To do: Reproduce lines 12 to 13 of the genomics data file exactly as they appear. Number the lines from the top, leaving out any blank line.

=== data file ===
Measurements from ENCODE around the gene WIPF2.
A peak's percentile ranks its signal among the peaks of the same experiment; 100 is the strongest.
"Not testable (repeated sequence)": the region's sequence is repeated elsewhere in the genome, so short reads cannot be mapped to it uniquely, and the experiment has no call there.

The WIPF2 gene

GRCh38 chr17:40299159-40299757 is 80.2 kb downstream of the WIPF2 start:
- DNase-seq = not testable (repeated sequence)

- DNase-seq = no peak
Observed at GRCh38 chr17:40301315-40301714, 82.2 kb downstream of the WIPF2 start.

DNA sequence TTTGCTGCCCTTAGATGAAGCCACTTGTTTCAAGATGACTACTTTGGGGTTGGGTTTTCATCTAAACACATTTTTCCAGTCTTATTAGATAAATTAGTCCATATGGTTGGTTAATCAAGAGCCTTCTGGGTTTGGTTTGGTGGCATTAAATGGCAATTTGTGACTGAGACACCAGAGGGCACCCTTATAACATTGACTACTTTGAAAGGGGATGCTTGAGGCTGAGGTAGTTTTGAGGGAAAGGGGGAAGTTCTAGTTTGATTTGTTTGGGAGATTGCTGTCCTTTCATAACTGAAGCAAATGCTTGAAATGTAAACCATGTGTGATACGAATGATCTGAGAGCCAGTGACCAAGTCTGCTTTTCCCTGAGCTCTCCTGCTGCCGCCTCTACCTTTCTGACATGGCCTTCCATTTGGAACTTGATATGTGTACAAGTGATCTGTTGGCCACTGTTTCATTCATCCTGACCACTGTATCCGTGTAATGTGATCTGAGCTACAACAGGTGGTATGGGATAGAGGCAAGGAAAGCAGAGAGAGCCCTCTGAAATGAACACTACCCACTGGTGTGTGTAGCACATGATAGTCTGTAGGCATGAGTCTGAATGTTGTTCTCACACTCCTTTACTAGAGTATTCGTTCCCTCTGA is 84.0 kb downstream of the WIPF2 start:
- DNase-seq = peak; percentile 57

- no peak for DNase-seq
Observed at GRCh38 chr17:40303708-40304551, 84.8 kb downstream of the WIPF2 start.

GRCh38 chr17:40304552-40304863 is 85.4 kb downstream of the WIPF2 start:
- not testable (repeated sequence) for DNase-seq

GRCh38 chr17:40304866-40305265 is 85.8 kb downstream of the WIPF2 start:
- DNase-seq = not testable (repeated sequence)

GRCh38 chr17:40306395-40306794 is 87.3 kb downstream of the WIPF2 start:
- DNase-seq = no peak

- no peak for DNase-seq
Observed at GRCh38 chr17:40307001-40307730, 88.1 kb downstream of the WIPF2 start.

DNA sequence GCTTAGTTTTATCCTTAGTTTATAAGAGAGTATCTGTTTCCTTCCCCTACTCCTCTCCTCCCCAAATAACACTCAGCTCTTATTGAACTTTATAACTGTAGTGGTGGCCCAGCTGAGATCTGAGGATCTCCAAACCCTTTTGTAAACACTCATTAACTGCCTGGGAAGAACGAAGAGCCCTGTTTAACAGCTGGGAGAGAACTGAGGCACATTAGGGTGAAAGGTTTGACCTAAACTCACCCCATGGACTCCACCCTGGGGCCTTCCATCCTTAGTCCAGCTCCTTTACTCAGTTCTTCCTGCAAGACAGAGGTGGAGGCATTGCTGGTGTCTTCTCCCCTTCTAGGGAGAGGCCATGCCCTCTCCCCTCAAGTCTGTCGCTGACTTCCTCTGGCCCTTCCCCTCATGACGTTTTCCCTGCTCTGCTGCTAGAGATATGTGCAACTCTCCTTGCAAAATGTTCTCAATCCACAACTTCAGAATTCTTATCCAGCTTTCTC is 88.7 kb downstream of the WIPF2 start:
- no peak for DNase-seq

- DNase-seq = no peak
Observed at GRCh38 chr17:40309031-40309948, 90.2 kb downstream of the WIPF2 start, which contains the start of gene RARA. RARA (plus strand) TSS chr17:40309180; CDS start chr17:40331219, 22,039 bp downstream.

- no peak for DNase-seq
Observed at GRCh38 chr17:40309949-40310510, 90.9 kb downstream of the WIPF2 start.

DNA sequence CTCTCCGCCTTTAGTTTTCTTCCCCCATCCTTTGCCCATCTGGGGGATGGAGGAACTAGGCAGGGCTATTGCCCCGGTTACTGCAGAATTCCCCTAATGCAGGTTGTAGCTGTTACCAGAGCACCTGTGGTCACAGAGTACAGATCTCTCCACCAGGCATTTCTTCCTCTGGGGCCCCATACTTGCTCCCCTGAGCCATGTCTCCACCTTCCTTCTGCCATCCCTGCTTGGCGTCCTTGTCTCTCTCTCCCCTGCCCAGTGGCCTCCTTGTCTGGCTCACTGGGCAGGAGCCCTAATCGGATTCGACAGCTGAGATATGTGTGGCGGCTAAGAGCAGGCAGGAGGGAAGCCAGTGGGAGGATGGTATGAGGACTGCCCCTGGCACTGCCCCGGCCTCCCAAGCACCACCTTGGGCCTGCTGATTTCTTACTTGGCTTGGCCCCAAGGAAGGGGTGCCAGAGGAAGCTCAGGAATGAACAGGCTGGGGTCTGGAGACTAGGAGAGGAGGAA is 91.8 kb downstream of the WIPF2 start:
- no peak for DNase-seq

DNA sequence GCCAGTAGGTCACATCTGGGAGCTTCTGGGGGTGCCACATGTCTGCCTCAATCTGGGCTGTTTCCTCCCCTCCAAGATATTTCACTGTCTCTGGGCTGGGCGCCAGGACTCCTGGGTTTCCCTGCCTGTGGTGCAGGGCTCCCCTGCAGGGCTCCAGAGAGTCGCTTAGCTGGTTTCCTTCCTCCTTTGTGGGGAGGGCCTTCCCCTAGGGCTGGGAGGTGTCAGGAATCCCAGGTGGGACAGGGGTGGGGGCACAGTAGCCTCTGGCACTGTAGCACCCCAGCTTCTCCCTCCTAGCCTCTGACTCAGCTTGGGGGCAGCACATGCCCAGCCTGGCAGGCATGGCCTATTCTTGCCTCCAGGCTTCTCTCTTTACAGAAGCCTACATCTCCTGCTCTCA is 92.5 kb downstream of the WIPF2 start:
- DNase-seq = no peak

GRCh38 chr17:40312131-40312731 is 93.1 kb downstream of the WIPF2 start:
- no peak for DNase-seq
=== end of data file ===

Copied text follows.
Observed at GRCh38 chr17:40303708-40304551, 84.8 kb downstream of the WIPF2 start.

GRCh38 chr17:40304552-40304863 is 85.4 kb downstream of the WIPF2 start: